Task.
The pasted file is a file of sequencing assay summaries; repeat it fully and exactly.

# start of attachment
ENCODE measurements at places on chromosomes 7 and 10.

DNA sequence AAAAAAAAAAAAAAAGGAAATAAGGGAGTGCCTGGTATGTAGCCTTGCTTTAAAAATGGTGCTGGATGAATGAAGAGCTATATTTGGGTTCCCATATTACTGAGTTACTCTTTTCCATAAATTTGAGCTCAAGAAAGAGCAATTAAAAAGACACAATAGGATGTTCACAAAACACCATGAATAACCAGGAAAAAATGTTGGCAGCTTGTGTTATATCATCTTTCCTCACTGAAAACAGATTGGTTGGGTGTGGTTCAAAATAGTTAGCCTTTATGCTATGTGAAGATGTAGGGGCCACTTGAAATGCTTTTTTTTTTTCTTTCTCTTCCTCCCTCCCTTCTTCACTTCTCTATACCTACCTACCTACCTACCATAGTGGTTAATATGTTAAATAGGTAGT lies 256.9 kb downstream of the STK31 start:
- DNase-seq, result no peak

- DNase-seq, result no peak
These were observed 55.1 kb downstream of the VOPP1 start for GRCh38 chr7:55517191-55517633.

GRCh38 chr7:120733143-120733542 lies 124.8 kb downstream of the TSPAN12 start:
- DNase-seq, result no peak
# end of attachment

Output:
ENCODE measurements at places on chromosomes 7 and 10.

DNA sequence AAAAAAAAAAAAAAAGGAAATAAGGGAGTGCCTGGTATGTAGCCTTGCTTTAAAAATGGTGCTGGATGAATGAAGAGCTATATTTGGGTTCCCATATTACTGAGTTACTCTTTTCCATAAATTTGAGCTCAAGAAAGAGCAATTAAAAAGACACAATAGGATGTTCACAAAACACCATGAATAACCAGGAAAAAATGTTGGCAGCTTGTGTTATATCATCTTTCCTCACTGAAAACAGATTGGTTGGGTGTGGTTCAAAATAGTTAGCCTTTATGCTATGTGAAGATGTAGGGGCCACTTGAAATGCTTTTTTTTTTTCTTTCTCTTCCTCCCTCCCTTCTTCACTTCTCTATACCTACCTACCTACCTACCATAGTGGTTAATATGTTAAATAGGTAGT lies 256.9 kb downstream of the STK31 start:
- DNase-seq, result no peak

- DNase-seq, result no peak
These were observed 55.1 kb downstream of the VOPP1 start for GRCh38 chr7:55517191-55517633.

GRCh38 chr7:120733143-120733542 lies 124.8 kb downstream of the TSPAN12 start:
- DNase-seq, result no peak